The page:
“Staying on the treadmill is one thing, and I do think it’s related to staying true to our commitments even when we’re not comfortable. But getting back on the treadmill the next day, eager to try again, is in my view even more reflective of grit. Because when you don’t come back the next day—when you permanently turn your back on a commitment—your effort plummets to zero. As a consequence, your skills stop improving, and at the same time, you stop producing anything with whatever skills you have.”
- Angela Duckworth, Grit: The Power of Passion and Perseverance
Upon opening the back sleeve cover to read about the author, one is greatly impressed by Angela Duckworth's credentials: A.B. in neurobiology at Harvard, '92; M.Sc. in neuroscience on the Marshall Scholarship at University of Oxford, '96; and Ph.D. in psychology from University of Pennsylvania, '06. She started a school in Cambridge, MA during her undergraduate studies that helped under privileged children continue studies during the summer. She worked as a consultant at the world renowned McKinsey consulting firm. She has done quite a bit to say the least.
In her book, Grit: The Power of Passion and Perseverance Duckworth takes you through her studies that help prove the science behind grit and seeing things through. She makes mention of an ancient proverb early on that states, fall down seven times, get up eight. This helps set the stage for her findings.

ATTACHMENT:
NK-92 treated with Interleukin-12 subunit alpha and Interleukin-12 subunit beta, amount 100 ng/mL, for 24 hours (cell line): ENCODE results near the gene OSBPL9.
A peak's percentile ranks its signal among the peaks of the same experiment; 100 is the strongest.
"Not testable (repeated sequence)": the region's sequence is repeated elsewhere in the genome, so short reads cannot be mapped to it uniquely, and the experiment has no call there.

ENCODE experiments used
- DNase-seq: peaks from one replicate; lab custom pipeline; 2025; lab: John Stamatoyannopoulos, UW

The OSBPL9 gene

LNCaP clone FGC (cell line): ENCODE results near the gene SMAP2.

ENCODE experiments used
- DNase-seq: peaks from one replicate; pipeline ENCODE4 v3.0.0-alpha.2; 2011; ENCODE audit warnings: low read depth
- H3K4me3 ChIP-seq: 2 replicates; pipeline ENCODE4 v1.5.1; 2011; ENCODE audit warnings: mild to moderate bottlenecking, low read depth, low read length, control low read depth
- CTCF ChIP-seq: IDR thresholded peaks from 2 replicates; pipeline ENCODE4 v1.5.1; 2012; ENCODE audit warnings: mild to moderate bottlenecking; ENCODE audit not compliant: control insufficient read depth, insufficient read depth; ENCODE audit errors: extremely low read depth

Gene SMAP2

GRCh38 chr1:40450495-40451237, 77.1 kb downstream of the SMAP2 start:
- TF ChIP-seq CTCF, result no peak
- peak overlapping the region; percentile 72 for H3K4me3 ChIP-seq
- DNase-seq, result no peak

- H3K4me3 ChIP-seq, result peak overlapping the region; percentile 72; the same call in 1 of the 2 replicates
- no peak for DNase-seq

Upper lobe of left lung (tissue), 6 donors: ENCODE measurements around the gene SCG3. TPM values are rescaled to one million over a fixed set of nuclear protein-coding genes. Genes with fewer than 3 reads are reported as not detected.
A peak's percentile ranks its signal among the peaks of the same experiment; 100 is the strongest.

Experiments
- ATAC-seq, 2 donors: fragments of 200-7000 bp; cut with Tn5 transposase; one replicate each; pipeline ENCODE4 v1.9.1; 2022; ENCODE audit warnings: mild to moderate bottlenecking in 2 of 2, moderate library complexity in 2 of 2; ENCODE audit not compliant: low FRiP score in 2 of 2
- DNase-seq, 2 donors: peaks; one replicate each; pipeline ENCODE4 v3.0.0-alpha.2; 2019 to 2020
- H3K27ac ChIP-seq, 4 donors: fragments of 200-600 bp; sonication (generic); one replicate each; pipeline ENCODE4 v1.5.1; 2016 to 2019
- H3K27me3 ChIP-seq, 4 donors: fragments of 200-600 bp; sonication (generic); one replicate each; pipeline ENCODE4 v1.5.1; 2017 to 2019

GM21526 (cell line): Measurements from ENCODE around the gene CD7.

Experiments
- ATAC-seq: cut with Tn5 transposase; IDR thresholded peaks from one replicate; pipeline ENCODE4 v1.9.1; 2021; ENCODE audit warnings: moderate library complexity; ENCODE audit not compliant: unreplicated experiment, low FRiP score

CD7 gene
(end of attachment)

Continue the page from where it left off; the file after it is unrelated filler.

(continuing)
Duckworth takes into consideration many grit paragons as she likes to call them and uses their stories to help give examples of what goal setting, feedback and shifts in your daily paradigm can help bring to your life. Duckworth talks about how there are two ways of building grit in one's life: through internal grit building techniques and using your own skills and passions to develop your life's work. The second method to help build grit is to use external forces. These include family, friends, work, mentors, coaches etc who can provide feedback and coaching to help foster your grit growth.
So many times throughout the book, Duckworth shows these iconic figures, ranging from Steve Young to Jeff Bezos, and how most people tend to idolize these individuals as "genius" or "naturally gifted" wherein when you peel back the layers (as Duckworth shows through interviews with the individual as well as family) we see the amount of hard work, passion, and perseverance that was put in to bring them the moments we all remember.
A link to purchase the book can be found here